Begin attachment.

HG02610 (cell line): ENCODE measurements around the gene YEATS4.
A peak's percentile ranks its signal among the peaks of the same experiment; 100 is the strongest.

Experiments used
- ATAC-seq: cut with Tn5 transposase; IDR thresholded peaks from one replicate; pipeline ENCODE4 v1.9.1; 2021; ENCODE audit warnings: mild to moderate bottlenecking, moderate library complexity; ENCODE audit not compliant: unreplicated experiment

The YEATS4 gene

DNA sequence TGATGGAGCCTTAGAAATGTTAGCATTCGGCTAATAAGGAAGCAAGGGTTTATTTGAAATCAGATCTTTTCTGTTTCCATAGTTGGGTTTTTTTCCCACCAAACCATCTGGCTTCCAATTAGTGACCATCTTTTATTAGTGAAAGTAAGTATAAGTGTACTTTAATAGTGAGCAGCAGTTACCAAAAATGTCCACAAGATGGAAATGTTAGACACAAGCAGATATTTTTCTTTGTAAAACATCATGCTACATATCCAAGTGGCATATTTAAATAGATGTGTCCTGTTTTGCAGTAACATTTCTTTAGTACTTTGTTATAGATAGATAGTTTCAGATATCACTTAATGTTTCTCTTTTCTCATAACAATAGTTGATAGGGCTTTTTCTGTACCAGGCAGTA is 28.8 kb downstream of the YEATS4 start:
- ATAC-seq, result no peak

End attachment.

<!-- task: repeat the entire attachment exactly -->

HG02610 (cell line): ENCODE measurements around the gene YEATS4.
A peak's percentile ranks its signal among the peaks of the same experiment; 100 is the strongest.

Experiments used
- ATAC-seq: cut with Tn5 transposase; IDR thresholded peaks from one replicate; pipeline ENCODE4 v1.9.1; 2021; ENCODE audit warnings: mild to moderate bottlenecking, moderate library complexity; ENCODE audit not compliant: unreplicated experiment

The YEATS4 gene

DNA sequence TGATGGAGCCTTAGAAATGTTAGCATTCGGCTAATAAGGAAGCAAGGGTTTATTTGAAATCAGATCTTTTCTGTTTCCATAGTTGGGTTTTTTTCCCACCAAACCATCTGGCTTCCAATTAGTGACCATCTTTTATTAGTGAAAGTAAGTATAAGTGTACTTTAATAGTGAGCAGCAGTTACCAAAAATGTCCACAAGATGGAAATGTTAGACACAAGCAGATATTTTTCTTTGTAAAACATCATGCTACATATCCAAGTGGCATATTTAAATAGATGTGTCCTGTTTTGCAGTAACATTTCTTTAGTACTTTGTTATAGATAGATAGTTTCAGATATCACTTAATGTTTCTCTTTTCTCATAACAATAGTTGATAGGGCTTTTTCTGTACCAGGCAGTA is 28.8 kb downstream of the YEATS4 start:
- ATAC-seq, result no peak